Immigrant communities across America remain on edge. The U.S. President may have backed off on a threat to begin mass deportations this week, but said he’s ready to put them back in motion as early as next month. CGTN’s Hendrik Sybrandy reports from Denver.
It looks like a normal family portrait — Ingrid Encalada Latorre with her two boys — but there’s little normal in Ingrid’s life. A church in Boulder, Colorado, is the only place where she gets to see her kids.
“I don’t go outside, like normal, my family you know,” Encalada Latorre said. “I don’t pick up my kids from school. So this is the hard part. I feel sometimes I’m in the prison.”
Jeanette Vizguerra lives away from her children too, in this church in Denver.
“Ah, it’s a little difficult,” she sighs.
Both are immigrants, in the U.S. illegally, who fear deportation and have taken sanctuary to avoid arrest by immigration authorities.
“I know I’m a target,” said Vizguerra. “There are others around the country who are like me, vocal and public, and we are definitely targets.”
Their circumstances may be unusual because they’ve been outspoken about immigration issues, but their cases are not. Undocumented immigrants across America are looking over their shoulders these days. Raids targeting 2,000 of them may have been postponed, but the move hasn’t eased their concerns.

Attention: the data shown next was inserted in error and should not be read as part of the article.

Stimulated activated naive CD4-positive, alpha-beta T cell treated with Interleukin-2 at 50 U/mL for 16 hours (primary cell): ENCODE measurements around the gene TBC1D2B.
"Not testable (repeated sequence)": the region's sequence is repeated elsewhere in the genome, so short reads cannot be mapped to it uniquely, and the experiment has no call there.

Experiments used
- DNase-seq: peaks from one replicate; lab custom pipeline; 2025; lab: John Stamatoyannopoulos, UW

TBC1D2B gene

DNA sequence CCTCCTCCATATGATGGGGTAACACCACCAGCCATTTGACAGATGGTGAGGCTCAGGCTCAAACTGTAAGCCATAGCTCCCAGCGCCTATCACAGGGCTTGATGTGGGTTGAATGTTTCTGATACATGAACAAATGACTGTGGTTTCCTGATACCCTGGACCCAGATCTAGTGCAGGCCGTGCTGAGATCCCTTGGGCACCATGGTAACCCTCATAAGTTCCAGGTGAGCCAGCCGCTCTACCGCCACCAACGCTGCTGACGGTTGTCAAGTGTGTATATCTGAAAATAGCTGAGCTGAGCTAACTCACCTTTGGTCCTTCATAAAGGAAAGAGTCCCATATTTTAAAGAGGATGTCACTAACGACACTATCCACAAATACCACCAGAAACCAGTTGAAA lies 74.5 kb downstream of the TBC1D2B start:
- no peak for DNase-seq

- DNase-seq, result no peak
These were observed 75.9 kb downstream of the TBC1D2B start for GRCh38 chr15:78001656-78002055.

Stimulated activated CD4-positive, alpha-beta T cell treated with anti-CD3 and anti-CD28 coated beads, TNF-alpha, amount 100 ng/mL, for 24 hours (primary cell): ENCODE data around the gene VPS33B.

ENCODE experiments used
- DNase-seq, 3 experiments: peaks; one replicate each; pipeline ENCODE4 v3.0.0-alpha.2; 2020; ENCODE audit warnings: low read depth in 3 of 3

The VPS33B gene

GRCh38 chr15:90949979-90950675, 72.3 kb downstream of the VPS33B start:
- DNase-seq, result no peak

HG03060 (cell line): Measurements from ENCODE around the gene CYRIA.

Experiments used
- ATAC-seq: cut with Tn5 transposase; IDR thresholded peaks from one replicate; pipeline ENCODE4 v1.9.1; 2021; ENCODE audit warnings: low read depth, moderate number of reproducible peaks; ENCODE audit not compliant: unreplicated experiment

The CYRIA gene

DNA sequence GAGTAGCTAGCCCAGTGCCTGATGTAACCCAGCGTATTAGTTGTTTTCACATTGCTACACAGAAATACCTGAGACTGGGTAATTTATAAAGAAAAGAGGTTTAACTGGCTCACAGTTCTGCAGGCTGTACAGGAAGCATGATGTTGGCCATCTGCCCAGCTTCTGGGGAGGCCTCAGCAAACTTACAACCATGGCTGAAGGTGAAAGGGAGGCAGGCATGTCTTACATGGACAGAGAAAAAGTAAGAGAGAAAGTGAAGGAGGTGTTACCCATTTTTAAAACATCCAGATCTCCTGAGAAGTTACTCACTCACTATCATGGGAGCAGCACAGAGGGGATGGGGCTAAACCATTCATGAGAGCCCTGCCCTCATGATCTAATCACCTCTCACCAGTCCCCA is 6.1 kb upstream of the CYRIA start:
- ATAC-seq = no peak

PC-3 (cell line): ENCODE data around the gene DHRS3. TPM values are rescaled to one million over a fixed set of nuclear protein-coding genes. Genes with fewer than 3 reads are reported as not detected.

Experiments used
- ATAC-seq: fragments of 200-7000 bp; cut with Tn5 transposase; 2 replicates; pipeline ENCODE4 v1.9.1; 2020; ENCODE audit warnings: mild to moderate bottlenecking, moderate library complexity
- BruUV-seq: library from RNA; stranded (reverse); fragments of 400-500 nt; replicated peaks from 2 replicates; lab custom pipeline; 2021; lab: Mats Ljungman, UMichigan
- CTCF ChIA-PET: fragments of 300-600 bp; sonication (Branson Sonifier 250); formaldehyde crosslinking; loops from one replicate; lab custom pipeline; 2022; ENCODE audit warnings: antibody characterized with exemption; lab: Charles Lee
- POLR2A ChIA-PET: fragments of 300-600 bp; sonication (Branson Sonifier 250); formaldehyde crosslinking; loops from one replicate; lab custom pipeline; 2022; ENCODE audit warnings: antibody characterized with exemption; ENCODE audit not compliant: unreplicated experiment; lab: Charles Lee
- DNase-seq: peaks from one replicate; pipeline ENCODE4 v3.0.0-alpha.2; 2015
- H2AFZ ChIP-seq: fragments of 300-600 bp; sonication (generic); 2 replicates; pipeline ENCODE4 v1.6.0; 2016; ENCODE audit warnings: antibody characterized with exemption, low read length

“Anxiety and fear and I think a little bit of whiplash has been happening with everything that kind of comes out of the White House,” said Jordan Garcia with the American Friends Service Committee.
He helps run the Colorado Rapid Response Network, a two-year-old hotline staffed by 400 volunteers created to safeguard immigrants’ rights.
The network encourages people to report immigration enforcement activity, and it reminds immigrants that only ICE agents with valid arrest or search warrants signed by a judge are allowed inside their doors.”
“ICE will be looking for one particular individual, and when they’re not able to find that person, they get anyone they can,” Garcia said. “What we want to do is make sure that we can just prevent as much of that collateral damage as possible.”
Encalada Latorre uses the word “panic” to describe what fellow immigrants are feeling.
“They don’t want to go outside, they don’t want to go shopping, they don’t want to go to the park,” she said. “They want just want to stay and feel safe inside the house.”
“People are afraid and I’ve received lots of calls and messages, and I tell them, ‘live your normal life. Don’t let that fear stop you,’” Vizguerra said.
Since ICE policy has essentially made churches enforcement-free zones, both women feel fairly secure at the moment, but they don’t like their situations.
“I’m not afraid,” said Vizguerra. “If I leave though, I know 11 years of struggle would be lost. They would pick me up and deport me as fast as they can.”
It’s shaping up to be a tense summer for people who broke the law to seek a better life in the U.S. and are at more risk than ever of paying a high price for that decision.